Libyan militia warns lawmakers to resign or risk arrest amid fears of armed confrontation

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By ESAM MOHAMED, Associated Press

TRIPOLI, Libya (AP) — Two powerful Libyan militia groups gave an ultimatum on Tuesday to members of parliament to step down or face arrest, escalating a political standoff that has plunged the North African nation into fresh turmoil. The head of parliament responded by calling the televised statement an attempted "coup against legitimate institutions."

Parliament's term expired on Feb. 7, but lawmakers voted to extend it with plans to hold new elections in the spring. Since then, hundreds of protesters have held daily demonstrations demanding the legislative body be dissolved.

Rival militias, which wield the real power in Libya, have lined up behind competing political factions in what has become a power struggle between Western-backed Prime Minister Ali Zidan and Islamist factions in parliament that are trying to remove him. Tuesday's ultimatum raised fears the situation could devolve into armed confrontation.

It came a day after Libyans marked the third anniversary of the start of their revolution that toppled longtime dictator Moammar Gadhafi but left the country with no strong central government or military. Successive governments have relied on former rebels who fought Gadhafi to fill the security vacuum, but the fighters formed armed groups that have gradually turned the country into fiefdoms independent from government authority.

The al-Qaaqaa and al-Sawaaq militias called on the parliament "to hand over power" by 9 p.m. (1900 GMT), saying lawmakers who refuse to do so will be considered "usurpers" and will be detained. Several militiamen appeared on TV, with one reading out the joint statement.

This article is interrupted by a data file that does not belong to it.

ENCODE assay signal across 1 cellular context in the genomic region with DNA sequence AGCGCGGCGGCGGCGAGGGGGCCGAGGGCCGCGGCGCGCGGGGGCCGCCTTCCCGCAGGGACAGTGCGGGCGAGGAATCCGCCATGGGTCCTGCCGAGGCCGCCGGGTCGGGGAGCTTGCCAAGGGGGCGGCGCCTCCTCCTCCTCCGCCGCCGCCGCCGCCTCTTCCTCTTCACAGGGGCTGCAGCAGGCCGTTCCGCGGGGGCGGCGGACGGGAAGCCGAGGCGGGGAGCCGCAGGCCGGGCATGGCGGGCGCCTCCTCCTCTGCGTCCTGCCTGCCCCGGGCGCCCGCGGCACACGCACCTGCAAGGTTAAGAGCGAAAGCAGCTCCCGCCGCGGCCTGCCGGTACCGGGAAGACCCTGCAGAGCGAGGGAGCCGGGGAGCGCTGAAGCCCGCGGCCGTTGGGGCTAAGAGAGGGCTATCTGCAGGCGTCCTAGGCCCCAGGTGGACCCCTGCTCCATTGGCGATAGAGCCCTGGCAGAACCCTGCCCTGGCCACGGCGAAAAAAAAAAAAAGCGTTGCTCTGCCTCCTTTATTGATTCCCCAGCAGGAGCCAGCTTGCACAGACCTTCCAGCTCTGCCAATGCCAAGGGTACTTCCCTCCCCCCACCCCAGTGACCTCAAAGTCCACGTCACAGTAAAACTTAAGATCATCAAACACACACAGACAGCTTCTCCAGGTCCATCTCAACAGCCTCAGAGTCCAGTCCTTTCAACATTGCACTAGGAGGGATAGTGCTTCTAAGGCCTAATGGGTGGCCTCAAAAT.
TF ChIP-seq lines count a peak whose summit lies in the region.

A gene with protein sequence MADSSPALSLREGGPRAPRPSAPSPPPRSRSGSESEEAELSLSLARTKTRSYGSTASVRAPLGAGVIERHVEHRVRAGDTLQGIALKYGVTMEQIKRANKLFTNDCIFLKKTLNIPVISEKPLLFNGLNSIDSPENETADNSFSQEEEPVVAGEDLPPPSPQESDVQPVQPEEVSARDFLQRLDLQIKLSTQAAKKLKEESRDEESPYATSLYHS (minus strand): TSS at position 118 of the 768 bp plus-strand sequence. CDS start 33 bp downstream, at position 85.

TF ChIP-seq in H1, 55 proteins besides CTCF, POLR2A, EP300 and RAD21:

The commander denounced Islamists saying they are an "epidemic disease for which we will be the cure" and vowed, "in front of God and the people that we are not and we will not be seekers of power ... but protectors of the nation until it stands on its feet to build its military and security institutions."

The Libya International Network later broadcast live exercises of men in uniform with a timer counting down the five-hour period given in the ultimatum. Movement of those forces was likely to provoke rival militias in the city of Misrata into action as they back the Islamist factions in parliament.

However, the five-hour ultimatum expired without major forces' deployment to the convention center where the parliament convenes. Tripoli-based militias were on alert with militiamen gathered inside their camps waiting for commanders' orders.

Nouri Abu Sahmein, the head of parliament, denounced the warning in a statement televised from inside the building housing the legislative body.

"The General National Congress ... rejects all these attempts and considers them a coup against the legitimate institutions and the choices of the Libyan people," he said, adding that he has received promises of protection from the military and other militias. "We will not permit internal fighting among the Libyans."

The National Forces Alliance — which is among the largest blocs in parliament and backs Zidan — distanced itself from the militias in a statement on its official Facebook page, insisting it has "no armed wings" and saying efforts to defuse the situation "requires contacting the group that delivered the statement."

The United Nations urged rival factions to avert violence and to hold a meeting to reach an agreement to spare Libya "a grave crisis that threatens its security and stability."

"The UN Support Mission in Libya (UNSMIL) calls upon political parties, the revolutionaries, the activists and personalities to uphold the high national interest and refrain from resorting to force to resolve political disputes and avert the risks which could lead the country to slide into lawlessness and chaos," it said in a statement.